Study Design. A multidisciplinary study involving clinical, histologic, biomechanical, biologic, and immunohistologic approaches.
Objective. To clarify the pathomechanism of hypertrophy of the ligamentum flavum.
Summary of Background Data. The most common spinal disorder in elderly patients is lumbar spinal canal stenosis, causing low back and leg pain, and paresis. Canal narrowing, in part, results from hypertrophy of the ligamentum flavum. Although histologic and biologic literature on this topic is available, the pathomechanism of ligamentum flavum hypertrophy is still unknown.
Methods. The thickness of 308 ligamenta flava at L2/3, L3/4, L4/5, and L5/S1 levels of 77 patients was measured using magnetic resonance imaging. The relationships between thickness, age, and level were evaluated. Histologic evaluation was performed on 20 ligamentum flavum samples, which were collected during surgery. Trichrome and Verhoeff-van Gieson elastic stains were performed for each ligamentum flavum to understand the degree of fibrosis and elastic fiber status, respectively. To understand the mechanical stresses in various layers of ligamentum flavum, a 3-dimensional finite element model was used. Von Mises stresses were computed, and values between dural and dorsal layers were compared. There were 10 ligamenta flava collected for biologic assessment. Using real-time reverse transcriptase polymerase chain reaction, transforming growth factor (TGF)-β messenger ribonucleic acid expression was quantitatively measured. The cellular location of TGF-β was also confirmed from 18 ligamenta flava using immunohistologic techniques.
Results. The ligamentum flavum thickness increased with age, however, the increment at L4/5 and L3/4 levels was larger than at L2/3 and L5/S1 levels. Histology showed that as the ligamentum flavum thickness increased, fibrosis increased and elastic fibers decreased.This tendency was more predominant along the dorsal side. Von Misses stresses revealed that the dorsal fibers of ligamentum flavum were subjected to higher stress than the dural fibers. This was most remarkably observed at L4/5. The largest increase in ratio observed between the dorsal and dural layer was approximately 5-fold in flexion at L4/5 in flexion. Expression of TGF-β was observed in all ligamenta flava, however, the expression decreased as the ligamentum flavum thickness increased. Immunohistochemistry showed that TGF-β was released by the endothelial cells, not by fibroblasts.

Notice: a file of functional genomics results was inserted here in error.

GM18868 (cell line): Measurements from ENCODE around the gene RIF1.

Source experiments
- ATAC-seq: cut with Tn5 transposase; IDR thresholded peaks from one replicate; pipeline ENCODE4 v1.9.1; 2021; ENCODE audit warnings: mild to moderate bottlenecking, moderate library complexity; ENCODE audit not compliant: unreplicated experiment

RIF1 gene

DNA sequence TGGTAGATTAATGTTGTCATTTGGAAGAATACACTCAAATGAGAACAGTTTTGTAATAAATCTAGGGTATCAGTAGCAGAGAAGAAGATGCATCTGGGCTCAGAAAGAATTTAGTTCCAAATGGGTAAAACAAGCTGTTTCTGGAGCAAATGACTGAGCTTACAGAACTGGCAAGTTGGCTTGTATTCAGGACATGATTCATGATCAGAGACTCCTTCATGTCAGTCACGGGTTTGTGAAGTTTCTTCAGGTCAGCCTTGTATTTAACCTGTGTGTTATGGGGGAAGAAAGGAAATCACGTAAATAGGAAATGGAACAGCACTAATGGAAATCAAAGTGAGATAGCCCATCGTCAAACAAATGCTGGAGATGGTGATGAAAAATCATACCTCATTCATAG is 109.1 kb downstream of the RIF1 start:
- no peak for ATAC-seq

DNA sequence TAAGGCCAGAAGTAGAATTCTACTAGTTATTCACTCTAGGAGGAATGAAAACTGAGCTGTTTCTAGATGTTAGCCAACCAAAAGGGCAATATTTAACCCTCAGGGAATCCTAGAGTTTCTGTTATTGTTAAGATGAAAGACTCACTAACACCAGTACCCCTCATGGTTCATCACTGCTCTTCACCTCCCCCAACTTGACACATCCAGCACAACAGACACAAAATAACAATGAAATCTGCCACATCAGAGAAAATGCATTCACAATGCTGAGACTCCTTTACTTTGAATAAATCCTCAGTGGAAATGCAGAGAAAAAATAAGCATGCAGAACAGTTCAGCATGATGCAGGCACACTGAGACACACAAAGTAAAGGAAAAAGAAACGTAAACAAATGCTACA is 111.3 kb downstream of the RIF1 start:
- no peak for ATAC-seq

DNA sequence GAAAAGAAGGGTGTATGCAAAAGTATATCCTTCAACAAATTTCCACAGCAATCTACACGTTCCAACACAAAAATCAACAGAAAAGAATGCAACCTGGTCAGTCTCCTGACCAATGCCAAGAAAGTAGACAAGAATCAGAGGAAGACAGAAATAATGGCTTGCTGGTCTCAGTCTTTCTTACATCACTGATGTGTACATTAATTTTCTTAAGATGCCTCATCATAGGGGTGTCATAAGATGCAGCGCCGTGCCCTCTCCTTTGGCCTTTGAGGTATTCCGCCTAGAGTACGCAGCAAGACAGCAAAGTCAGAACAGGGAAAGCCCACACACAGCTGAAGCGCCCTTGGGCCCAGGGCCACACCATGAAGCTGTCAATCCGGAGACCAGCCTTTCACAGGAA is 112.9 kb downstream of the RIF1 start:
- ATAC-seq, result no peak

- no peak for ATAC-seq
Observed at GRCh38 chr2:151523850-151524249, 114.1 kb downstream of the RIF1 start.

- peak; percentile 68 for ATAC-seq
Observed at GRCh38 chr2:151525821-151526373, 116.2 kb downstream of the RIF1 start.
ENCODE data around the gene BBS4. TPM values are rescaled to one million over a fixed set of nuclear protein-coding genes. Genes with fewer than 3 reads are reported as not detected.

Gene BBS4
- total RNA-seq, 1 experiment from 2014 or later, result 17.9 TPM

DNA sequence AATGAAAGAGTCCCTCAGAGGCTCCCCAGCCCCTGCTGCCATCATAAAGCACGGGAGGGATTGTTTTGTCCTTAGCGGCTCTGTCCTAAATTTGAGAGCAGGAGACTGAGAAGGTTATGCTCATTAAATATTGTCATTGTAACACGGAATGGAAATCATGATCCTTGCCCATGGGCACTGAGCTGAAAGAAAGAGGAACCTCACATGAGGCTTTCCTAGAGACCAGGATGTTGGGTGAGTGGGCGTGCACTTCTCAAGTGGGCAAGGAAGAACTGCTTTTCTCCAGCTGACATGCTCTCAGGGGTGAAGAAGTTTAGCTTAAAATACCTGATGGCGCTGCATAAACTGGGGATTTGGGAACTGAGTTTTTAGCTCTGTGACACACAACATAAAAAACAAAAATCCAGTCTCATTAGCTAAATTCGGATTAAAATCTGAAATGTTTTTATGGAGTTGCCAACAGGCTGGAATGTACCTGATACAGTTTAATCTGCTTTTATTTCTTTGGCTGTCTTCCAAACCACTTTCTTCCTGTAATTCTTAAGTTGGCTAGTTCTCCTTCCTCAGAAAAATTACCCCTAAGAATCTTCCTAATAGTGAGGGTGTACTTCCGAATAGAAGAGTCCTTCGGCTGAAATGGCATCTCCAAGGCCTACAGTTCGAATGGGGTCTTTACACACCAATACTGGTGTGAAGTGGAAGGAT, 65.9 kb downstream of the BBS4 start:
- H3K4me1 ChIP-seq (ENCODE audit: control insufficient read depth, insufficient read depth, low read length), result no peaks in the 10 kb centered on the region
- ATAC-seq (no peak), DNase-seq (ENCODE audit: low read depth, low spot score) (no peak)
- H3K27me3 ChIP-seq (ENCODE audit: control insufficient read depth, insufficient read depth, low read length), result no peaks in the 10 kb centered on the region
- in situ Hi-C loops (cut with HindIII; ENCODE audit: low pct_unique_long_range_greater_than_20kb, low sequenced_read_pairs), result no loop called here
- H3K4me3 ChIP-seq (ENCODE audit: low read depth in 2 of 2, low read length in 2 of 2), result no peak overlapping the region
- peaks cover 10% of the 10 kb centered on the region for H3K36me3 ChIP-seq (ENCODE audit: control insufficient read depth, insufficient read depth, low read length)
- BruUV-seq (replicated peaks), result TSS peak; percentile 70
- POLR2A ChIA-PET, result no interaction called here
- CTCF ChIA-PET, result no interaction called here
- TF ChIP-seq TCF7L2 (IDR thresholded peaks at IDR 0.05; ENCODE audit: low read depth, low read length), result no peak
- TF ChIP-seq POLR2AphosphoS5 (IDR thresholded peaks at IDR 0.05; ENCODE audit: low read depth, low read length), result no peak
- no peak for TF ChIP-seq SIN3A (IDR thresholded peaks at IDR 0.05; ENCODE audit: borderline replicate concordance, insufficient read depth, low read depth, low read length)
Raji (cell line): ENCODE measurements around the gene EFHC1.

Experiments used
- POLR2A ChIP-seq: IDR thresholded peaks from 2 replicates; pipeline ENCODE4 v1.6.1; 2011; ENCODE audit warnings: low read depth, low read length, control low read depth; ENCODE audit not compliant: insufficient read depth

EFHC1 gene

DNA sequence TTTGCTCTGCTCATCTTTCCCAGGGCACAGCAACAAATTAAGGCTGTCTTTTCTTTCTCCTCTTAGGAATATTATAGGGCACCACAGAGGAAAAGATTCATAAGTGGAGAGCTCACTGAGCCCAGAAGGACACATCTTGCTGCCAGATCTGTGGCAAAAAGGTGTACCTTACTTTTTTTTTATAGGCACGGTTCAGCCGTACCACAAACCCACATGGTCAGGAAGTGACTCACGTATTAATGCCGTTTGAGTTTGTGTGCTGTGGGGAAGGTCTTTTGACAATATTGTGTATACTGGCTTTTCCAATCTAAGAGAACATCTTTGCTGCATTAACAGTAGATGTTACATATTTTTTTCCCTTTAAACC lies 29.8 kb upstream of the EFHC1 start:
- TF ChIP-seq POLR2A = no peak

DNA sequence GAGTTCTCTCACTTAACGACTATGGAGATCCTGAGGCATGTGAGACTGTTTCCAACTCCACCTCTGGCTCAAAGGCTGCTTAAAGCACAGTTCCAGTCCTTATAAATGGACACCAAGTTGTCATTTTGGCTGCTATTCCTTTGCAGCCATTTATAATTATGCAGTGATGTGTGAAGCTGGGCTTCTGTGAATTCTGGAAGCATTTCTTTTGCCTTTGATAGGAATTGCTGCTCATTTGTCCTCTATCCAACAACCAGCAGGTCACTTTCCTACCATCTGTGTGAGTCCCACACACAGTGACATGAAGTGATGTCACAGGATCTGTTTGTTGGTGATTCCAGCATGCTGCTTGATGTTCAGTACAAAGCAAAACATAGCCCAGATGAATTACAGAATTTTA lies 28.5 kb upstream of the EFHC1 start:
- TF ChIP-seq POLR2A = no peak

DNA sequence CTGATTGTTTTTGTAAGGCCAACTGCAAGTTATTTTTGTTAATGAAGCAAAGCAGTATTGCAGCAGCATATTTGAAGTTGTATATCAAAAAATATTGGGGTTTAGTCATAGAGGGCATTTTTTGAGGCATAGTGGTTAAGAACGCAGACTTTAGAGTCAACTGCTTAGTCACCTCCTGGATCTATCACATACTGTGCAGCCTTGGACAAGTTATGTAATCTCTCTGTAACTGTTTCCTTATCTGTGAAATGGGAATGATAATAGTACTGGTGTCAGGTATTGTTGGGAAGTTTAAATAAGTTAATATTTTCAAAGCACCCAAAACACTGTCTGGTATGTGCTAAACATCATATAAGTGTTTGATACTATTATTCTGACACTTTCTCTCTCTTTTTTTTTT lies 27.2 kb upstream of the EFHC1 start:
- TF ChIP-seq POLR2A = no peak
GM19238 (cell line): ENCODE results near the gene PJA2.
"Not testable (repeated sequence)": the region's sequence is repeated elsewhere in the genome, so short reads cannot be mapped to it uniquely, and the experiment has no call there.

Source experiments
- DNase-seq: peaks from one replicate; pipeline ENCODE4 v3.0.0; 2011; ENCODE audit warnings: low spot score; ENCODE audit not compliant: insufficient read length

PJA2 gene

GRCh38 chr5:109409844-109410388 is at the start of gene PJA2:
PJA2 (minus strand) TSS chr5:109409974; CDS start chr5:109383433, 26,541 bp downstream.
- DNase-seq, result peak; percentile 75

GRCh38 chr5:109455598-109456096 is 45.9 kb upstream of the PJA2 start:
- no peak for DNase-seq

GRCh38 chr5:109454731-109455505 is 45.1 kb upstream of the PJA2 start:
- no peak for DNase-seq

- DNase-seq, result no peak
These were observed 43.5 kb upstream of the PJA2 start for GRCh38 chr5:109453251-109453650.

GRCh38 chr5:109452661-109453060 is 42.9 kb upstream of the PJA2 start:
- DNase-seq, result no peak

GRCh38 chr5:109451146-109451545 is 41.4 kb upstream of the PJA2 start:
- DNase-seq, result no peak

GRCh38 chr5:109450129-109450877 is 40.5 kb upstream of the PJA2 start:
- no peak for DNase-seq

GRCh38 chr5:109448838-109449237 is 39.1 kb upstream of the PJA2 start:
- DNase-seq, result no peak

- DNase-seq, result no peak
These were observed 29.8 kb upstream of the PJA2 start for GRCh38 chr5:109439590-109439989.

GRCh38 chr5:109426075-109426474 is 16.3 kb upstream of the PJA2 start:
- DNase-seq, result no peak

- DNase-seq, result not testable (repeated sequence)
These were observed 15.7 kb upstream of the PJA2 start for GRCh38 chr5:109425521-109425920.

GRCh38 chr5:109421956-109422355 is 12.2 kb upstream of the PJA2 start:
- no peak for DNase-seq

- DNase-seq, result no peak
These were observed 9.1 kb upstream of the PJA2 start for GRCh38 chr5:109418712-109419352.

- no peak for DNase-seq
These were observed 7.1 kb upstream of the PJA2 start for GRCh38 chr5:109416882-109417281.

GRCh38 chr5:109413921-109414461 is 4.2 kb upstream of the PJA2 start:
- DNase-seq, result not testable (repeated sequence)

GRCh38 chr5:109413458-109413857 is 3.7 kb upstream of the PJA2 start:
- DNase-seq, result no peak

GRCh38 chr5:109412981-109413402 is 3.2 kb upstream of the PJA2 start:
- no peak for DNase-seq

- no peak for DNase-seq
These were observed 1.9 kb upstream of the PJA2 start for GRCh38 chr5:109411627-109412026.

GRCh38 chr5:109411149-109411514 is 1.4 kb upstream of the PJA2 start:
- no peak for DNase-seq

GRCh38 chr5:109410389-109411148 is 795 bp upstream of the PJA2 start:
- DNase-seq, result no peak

Conclusions. Fibrosis is the main cause of ligamentum flavum hypertrophy, and fibrosis is caused by the accumulation of mechanical stress with the aging process, especially along the dorsal aspect of the ligamentum flavum. TGF-β released by the endothelial cells may stimulate fibrosis, especially during the early phase of hypertrophy.
The pathomechanism of hypertrophy of the ligamentum flavum was investigated using a multidisciplinary approach. Hypertrophy was induced by fibrosis as a result of accumulation of mechanical stress with age, especially along the dorsal aspect of the ligamentum flavum. transforming growth factor-&#x03B2; released by the endothelial cells may stimulate fibrosis, especially during the early phase of hypertrophy.
From the *Spine Research Center, Department of Bioengineering, University of Toledo; †Department of Orthopedic Surgery, Medical College of Ohio; ‡Department of Biological Sciences, University of Toledo; and §Department of Pathology, Medical College of Ohio, Toledo, OH.
Acknowledgment date: October 18, 2004. First revision date: May 19, 2005. Second revision date: June 24, 2005. Acceptance date: June 27, 2005.
Supported by a fellowship grant from DePuy Spine, Inc., Raynham, MA.
The manuscript submitted does not contain information about medical device(s)/drug(s).
Other funds were received in support of this work. No benefits in any form have been or will be received from a commercial party related directly or indirectly to the subject of this manuscript.
Address correspondence and reprint requests to Vijay K. Goel, PhD, Professor and Chairman, Department of Bioengineering, 5051C, Nitschke Hall, University of Toledo, Toledo OH 43606; E-mail: email@example.com